Last night I read this to my son and then tucked him and his fifteen stuffed animals (one of which is most likely a mouse) into bed. Then I went downstairs, spread a dollop of peanut butter on a mouse trap, and placed it on the kitchen counter.

1:00 AM: SNAP!!@#

This morning I tossed the dead mouse into a trash bag and set another trap. Tonight I will again read this book to my son and then we'll probably sing the Mighty Mouse theme song.

Last year (when I was less skilled at setting mouse traps) I was running around my driveway with a shovel trying to end the misery for a mouse who had nearly ripped his leg off trying to escape the trap. My nosy neighbor, who was returning from picking his son up from school, asked me what was going on. I explained that our house was infested with mice and I was on a mission that day to kill them all whether by trap, shovel, or bare hands. His son didn't like the look on my face and turned to go into his house. That's when I noticed his Mickey Mouse book bag and matching lunch box.

Troy Patterson (of Slate) once said this: "A literal pest has become the cuddliest critter in the world, and that, to paraphrase Walter Matthau, exemplifies the worst aspects of marketing that make America great." They are not cute. They are not heroes. They are the exact fucking opposite of that. But I must say that my son really does like this book.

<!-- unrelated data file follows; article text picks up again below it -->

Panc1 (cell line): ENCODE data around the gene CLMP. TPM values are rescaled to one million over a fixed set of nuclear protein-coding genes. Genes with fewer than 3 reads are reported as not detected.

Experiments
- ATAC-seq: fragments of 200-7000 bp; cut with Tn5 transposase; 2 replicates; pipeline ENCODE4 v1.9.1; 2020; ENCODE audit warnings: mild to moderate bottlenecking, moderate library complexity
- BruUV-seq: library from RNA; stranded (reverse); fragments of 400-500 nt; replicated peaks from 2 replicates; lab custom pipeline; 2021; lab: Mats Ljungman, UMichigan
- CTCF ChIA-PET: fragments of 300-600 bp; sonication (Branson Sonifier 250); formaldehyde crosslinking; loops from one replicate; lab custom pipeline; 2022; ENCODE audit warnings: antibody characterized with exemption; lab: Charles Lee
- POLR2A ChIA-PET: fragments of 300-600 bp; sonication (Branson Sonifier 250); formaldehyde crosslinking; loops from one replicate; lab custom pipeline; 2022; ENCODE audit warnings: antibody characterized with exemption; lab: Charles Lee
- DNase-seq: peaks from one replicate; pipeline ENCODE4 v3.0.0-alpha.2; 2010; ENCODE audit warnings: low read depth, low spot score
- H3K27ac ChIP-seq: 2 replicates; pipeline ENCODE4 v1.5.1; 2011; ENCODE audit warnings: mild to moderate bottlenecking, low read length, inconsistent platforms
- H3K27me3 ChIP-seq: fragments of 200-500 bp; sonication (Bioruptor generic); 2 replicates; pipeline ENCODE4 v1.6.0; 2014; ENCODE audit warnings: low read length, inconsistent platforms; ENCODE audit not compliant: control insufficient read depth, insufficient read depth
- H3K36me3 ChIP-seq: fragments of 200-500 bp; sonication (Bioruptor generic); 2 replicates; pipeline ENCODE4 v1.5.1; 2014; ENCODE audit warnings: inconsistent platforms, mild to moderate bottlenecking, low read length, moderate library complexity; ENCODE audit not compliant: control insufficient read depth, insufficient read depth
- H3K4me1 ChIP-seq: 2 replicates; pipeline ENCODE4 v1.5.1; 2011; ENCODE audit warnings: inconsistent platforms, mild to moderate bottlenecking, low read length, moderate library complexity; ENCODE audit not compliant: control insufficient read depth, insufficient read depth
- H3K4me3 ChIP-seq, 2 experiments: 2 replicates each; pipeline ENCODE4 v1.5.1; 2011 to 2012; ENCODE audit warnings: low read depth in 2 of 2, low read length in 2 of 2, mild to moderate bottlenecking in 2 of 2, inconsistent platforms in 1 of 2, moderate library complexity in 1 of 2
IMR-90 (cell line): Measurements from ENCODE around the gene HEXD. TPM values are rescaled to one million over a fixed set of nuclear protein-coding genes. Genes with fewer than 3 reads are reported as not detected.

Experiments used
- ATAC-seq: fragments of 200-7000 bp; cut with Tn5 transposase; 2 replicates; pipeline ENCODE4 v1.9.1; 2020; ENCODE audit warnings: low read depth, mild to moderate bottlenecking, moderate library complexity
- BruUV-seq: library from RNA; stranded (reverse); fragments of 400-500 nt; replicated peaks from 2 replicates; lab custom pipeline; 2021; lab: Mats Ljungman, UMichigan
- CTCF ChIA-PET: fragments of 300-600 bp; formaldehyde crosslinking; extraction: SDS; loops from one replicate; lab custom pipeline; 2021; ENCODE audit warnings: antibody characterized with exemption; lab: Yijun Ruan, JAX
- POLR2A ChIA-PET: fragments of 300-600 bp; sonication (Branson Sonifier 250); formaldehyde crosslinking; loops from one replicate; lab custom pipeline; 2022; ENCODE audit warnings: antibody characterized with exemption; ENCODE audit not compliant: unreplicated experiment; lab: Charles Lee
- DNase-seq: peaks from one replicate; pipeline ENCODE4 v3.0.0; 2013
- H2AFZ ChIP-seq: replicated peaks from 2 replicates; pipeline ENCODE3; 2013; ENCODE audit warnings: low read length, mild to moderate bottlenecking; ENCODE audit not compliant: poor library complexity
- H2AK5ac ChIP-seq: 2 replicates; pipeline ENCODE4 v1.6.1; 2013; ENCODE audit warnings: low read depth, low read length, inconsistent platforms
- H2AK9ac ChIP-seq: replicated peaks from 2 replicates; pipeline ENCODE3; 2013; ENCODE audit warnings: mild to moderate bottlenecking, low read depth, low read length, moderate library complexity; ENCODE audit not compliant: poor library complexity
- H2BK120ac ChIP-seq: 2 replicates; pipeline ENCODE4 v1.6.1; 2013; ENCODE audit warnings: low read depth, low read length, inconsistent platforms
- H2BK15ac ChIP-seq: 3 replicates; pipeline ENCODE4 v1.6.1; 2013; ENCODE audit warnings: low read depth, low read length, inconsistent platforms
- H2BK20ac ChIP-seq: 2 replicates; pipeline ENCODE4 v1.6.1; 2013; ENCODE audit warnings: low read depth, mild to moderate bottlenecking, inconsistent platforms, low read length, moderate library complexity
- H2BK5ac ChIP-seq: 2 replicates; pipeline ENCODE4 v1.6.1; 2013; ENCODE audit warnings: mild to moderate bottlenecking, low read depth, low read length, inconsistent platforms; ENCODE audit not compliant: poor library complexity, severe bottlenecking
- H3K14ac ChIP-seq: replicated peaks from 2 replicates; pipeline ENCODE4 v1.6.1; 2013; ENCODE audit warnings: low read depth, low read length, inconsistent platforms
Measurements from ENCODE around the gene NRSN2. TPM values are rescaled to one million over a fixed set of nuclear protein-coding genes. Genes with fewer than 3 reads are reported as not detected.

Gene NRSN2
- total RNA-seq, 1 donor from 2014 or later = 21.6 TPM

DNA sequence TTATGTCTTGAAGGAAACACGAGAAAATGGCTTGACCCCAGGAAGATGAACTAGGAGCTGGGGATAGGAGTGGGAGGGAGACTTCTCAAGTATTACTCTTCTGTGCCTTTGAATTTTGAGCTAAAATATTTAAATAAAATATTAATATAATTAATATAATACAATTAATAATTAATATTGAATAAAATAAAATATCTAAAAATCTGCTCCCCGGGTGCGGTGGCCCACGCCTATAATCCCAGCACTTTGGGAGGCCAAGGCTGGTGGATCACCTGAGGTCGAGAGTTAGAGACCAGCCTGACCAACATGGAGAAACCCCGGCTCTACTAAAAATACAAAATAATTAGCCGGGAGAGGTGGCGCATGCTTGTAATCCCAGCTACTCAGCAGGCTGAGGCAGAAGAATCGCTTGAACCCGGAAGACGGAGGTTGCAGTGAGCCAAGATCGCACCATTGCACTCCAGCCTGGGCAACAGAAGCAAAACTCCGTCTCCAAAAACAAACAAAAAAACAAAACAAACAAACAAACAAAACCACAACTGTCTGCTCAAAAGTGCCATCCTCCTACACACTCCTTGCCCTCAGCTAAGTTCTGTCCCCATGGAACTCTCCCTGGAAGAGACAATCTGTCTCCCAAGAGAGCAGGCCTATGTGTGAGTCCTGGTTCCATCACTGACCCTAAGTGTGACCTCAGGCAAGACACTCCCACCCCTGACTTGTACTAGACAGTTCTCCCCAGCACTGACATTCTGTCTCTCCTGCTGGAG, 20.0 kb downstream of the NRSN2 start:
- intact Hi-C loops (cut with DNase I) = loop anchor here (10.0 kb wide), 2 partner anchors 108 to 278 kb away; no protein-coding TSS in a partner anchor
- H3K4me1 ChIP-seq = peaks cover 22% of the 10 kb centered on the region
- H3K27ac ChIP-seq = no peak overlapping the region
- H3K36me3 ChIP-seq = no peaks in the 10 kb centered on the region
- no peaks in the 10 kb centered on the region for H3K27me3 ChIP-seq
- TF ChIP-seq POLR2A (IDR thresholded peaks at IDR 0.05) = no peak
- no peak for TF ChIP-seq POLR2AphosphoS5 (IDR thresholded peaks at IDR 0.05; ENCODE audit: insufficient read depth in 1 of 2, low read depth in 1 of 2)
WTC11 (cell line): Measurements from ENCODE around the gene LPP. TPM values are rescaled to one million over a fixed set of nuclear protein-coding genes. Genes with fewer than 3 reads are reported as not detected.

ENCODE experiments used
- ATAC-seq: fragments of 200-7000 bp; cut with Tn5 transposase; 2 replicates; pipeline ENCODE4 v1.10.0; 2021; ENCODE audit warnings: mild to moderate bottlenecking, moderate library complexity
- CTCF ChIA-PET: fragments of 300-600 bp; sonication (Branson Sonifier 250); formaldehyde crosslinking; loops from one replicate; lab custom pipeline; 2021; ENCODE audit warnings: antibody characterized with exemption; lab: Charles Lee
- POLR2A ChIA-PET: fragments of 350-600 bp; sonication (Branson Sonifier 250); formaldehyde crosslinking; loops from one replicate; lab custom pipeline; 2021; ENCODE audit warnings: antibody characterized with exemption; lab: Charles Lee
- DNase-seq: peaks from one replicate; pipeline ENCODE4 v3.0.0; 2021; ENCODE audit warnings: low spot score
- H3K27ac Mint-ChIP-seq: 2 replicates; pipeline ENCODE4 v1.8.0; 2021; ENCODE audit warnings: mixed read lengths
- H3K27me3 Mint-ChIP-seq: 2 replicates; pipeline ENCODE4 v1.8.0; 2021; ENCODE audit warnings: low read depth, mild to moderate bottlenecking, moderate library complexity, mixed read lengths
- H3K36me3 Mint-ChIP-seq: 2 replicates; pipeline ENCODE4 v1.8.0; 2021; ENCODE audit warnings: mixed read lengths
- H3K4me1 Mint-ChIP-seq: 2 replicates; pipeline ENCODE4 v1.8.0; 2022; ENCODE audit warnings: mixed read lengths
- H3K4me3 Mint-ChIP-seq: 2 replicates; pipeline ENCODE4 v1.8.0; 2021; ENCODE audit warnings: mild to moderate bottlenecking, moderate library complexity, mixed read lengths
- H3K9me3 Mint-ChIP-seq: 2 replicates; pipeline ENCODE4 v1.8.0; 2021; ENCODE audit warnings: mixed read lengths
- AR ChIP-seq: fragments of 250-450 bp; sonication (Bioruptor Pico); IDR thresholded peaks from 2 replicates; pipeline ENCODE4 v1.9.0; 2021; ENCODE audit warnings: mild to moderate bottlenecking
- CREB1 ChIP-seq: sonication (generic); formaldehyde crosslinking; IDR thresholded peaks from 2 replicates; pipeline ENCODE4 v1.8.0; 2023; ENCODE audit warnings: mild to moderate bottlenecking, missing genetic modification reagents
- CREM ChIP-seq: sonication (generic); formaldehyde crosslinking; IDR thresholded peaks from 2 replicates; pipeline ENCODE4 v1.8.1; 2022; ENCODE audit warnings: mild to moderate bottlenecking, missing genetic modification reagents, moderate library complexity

Profile Image for Elyse Walters.
4,000 reviews35.9k followers
February 10, 2017
Who remembers this book?

Happy is as happy is!!!!

Some books just bring back great memories!!

Profile Image for David.
163 reviews516 followers
June 17, 2019
If you give a mouse a cookie is the story of the perversity of desire, and more particularly the stunted pleasures of the bourgeoisie. Written by the exquisite Laura Numeroff, in what can only be assumed was a violent passion for sterile aloofness from the society which she condemned, and a lust for concision which would socialize her treatise against the deadening wants, making it accessible to the masses. I can imagine her, unbathed, ignorant of her own hunger and thirst, cutting every insignificant word in a Flaubertian frenzy for le mot juste.